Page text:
How to Read Ledger Lines

As a flute and piccolo player, I read ledger lines a lot. Pretty much every piece of music goes above the staff. And some even go slightly below the staff.

Hannah B Flute | How to Read Ledger Lines

But the flute goes pretty high. And some of those ledger lines can be hard to read. That’s why you should know how to read ledger lines with ease.

There’s no easy way around it. You have to practice reading ledger lines, just like you practice anything else.

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What are Ledger Lines?

Take a look at a staff of music. Unless you’re looking at a grand staff, there’s only space for nine notes. Eleven if you count the spaces right above and below the staff.

What instrument only has nine (or 11) notes? That’s just over an octave. Compare that to the flute’s range of over three octaves.

Ledger lines are what make it possible for us to read notes outside of the staff’s range. Just about half of the flute’s range is outside of the staff, so ledger lines are super important when playing the flute.

More than the staff

The treble clef has five lines and four spaces. Its range is E above middle C up to F an octave higher.

The flute’s range is middle C (or the B just below) to the D a full three octaves higher. And that doesn’t even count the altissimo register.

If you want to play a lot of flute music, you have to know how to read ledger lines. Sure, some composers use a form of notation that allows them to write the notes in the staff but still show the pitches are supposed to be an octave higher.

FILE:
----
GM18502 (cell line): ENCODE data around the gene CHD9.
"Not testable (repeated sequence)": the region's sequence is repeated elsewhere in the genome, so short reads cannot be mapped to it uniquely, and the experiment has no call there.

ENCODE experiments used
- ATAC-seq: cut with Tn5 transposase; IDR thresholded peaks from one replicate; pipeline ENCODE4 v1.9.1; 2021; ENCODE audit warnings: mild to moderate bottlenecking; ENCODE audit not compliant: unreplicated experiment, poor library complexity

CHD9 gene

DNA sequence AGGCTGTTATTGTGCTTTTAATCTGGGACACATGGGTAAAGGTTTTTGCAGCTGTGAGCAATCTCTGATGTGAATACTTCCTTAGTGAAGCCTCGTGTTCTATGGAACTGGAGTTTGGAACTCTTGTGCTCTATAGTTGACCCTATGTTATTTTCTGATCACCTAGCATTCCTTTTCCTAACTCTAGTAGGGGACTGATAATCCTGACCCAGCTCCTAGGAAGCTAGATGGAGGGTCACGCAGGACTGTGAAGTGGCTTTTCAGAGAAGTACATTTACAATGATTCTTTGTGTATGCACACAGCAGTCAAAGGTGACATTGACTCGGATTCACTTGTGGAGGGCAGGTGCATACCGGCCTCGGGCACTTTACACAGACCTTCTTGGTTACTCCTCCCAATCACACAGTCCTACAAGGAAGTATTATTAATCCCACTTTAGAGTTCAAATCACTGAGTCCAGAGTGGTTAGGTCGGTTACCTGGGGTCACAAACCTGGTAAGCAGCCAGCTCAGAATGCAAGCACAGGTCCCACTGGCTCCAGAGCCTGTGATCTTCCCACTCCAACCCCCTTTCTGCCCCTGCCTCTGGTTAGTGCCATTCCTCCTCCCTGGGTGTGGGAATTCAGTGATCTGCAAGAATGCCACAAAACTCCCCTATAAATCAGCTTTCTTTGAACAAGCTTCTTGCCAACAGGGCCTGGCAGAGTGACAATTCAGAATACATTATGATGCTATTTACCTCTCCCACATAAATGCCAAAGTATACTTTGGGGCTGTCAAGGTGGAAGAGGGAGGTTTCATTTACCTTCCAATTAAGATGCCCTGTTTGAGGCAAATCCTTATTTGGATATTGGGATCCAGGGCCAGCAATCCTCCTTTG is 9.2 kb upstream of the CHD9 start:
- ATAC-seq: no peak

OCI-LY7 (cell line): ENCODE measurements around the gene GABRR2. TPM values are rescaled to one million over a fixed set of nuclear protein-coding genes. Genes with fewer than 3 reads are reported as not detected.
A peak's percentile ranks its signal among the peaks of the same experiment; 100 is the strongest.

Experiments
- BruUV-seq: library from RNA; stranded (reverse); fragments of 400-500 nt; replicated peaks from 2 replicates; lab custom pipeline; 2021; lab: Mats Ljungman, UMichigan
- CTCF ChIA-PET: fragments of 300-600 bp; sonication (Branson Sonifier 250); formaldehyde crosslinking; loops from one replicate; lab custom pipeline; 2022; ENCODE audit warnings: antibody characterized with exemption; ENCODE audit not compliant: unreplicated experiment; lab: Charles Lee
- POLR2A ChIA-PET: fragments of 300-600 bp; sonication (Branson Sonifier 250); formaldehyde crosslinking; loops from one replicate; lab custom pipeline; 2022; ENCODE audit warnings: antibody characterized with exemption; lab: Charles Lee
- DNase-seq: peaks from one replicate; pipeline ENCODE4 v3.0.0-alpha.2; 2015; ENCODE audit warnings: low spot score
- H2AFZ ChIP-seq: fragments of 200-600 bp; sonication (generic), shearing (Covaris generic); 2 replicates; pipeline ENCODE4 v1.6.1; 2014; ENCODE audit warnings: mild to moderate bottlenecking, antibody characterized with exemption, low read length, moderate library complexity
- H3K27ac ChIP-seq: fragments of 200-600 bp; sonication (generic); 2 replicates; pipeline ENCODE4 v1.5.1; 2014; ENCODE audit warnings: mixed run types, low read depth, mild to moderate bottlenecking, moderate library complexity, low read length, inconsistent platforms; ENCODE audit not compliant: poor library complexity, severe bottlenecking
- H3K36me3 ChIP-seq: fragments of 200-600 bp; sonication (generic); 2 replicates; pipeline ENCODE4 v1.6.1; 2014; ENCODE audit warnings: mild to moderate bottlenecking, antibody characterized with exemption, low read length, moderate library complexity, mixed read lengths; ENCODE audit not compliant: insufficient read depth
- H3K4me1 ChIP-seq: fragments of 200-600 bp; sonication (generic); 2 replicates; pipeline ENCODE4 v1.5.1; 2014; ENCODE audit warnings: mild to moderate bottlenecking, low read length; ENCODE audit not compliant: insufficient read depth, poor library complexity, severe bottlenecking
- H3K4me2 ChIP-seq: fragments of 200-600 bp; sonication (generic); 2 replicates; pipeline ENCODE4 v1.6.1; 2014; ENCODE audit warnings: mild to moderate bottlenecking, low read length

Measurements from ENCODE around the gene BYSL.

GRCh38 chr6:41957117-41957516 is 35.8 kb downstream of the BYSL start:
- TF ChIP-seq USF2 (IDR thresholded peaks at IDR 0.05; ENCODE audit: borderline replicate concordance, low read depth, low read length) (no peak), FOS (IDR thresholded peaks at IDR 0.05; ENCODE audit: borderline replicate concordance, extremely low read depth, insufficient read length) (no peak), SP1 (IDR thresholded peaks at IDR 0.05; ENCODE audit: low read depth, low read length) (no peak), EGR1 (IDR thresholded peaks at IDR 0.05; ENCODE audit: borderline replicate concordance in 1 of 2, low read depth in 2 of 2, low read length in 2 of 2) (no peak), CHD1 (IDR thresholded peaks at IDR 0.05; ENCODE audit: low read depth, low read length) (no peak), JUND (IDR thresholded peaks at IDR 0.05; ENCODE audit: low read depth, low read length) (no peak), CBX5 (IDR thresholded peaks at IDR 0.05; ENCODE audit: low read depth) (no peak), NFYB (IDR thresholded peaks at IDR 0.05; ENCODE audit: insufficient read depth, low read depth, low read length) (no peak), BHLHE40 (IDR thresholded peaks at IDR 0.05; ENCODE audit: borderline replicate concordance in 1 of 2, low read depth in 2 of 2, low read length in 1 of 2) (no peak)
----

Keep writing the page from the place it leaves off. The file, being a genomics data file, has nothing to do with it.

Of course, you won’t need to read ledger lines right off the bat. But it won’t take long for you to start learning notes just above the staff.

And even if you’re not a flute player, almost every other instrument uses ledger lines.

Life of a flute player

However, use flute players need to be able to read ledger lines fluently. Tons of pieces go up into the third octave of the flute. Orchestral excerpts like Prokofiev’s Classical Symphony and Tchaikovsky’s Symphony No. 4 are almost entirely above the staff.

If you play piccolo, you can expect to play above the staff, too.

Reading ledger lines is just part of life as a flute player. And the same is probably true for violinists and clarinetists.

You need this skill

Learning to read ledger lines may sound difficult, but don’t overcomplicate it. You’ve probably learned how to read notes within the staff, right?

Well, reading ledger lines isn’t much different. The only difference is that ledger lines only pop up when necessary. Whereas the staff is constant throughout a piece of sheet music.

If you want to be able to sight read music well or just learn more advanced repertoire, you can’t get around ledger lines.

Ledger Lines: You New Best Friends

Okay. You know that reading ledger lines is important. But how do you practice reading them? How do you even get started?

Reading notes outside of the staff is just like any other musical skill. So you can follow a similar process as learning anything else.

However, there are a few tips that will help you specifically with reading up high.

Start slow